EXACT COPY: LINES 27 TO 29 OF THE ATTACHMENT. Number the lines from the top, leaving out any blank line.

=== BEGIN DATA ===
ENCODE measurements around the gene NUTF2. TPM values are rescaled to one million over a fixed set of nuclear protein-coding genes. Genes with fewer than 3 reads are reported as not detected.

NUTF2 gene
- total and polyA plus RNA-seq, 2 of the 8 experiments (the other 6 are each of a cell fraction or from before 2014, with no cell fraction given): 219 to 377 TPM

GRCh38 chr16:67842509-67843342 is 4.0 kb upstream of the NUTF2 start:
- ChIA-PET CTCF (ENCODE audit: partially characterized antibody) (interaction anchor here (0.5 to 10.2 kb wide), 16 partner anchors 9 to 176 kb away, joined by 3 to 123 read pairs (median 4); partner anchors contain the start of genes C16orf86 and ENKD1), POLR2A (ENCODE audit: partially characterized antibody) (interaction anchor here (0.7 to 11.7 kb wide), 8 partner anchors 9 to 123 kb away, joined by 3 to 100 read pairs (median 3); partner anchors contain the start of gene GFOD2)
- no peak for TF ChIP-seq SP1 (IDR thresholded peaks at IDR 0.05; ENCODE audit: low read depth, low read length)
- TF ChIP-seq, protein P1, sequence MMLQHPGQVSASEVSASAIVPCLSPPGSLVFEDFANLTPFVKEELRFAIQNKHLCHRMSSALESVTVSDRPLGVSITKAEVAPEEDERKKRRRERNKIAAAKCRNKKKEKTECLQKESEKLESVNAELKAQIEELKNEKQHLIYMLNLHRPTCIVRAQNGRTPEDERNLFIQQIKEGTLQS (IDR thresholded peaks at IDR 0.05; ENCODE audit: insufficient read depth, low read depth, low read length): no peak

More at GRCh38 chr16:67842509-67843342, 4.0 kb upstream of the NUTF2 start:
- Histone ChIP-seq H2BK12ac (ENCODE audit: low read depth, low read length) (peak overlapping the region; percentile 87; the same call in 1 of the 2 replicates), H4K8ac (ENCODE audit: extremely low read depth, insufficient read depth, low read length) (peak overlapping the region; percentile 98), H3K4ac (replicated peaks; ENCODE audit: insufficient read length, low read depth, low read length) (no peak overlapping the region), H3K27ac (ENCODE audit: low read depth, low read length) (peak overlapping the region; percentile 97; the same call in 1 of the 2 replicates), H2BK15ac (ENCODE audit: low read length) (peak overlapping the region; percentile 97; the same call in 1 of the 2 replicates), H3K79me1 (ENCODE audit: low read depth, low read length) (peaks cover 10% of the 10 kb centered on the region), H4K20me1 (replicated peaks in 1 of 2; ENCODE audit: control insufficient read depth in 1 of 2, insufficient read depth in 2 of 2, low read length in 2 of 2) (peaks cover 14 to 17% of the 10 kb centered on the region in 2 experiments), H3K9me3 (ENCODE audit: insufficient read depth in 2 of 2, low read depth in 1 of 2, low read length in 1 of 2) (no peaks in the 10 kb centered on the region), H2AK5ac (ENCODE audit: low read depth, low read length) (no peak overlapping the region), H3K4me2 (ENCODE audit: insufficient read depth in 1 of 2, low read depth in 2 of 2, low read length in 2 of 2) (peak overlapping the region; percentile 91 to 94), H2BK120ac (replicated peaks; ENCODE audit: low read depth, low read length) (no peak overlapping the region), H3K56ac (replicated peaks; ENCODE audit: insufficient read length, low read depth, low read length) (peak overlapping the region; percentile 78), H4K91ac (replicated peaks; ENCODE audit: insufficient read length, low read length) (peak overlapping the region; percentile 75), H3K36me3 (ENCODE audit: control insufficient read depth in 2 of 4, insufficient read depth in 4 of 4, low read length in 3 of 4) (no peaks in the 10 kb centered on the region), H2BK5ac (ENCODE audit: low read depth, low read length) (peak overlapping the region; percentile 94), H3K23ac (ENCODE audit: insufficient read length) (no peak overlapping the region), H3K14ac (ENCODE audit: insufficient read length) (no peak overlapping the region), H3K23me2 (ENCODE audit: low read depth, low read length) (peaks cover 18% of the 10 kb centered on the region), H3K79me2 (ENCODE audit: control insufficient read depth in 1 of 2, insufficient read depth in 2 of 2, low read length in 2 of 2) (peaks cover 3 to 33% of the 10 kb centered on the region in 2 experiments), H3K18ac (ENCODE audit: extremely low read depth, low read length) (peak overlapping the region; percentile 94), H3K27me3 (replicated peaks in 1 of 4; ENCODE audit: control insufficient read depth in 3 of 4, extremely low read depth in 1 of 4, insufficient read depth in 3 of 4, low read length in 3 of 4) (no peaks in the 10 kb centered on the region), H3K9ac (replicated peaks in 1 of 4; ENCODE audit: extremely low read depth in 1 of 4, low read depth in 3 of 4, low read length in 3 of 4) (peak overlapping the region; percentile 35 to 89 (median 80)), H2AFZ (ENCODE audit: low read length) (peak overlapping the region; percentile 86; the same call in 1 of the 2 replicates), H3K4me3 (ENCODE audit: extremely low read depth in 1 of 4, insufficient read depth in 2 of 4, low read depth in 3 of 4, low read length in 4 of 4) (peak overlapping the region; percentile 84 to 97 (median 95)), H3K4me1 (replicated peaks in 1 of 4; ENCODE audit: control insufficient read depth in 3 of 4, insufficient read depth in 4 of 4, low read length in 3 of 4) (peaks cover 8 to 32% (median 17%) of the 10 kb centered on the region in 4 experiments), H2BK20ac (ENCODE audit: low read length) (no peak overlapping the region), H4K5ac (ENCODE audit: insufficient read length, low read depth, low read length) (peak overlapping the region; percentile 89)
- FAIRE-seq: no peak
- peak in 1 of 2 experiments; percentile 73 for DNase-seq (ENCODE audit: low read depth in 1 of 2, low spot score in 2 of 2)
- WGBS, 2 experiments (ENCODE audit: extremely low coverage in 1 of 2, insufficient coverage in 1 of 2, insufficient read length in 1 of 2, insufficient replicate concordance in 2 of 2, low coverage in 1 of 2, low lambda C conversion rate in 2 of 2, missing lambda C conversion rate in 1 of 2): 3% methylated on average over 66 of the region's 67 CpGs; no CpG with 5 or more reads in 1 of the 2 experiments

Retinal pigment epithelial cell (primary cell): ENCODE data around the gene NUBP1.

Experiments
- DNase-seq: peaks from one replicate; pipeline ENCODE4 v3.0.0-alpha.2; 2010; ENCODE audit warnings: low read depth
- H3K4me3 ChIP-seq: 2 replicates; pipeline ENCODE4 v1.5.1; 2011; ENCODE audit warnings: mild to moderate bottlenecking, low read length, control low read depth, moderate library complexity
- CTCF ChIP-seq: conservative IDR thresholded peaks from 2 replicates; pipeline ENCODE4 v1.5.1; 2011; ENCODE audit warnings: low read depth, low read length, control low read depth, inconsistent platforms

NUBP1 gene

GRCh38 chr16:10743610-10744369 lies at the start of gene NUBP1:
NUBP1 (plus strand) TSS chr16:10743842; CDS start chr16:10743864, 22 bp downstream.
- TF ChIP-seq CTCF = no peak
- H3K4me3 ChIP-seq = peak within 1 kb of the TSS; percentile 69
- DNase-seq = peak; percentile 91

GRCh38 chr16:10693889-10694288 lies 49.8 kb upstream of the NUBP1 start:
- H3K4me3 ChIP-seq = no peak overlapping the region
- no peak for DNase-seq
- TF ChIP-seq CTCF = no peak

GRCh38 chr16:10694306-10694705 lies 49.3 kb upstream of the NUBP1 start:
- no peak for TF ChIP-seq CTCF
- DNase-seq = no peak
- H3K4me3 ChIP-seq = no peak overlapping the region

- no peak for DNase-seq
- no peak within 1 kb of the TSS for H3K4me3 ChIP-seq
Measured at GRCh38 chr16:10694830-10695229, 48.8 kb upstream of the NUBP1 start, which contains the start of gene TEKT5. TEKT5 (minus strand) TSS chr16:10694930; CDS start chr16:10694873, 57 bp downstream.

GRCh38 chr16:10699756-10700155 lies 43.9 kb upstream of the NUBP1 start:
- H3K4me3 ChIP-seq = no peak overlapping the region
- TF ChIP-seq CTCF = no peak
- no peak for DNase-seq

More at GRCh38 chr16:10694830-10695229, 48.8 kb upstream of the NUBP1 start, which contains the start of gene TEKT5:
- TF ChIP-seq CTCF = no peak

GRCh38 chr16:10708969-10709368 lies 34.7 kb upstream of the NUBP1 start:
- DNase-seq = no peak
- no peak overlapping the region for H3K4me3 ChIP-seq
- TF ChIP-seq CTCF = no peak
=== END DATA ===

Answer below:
- TF ChIP-seq CTCF = no peak

GRCh38 chr16:10694306-10694705 lies 49.3 kb upstream of the NUBP1 start:
- no peak for TF ChIP-seq CTCF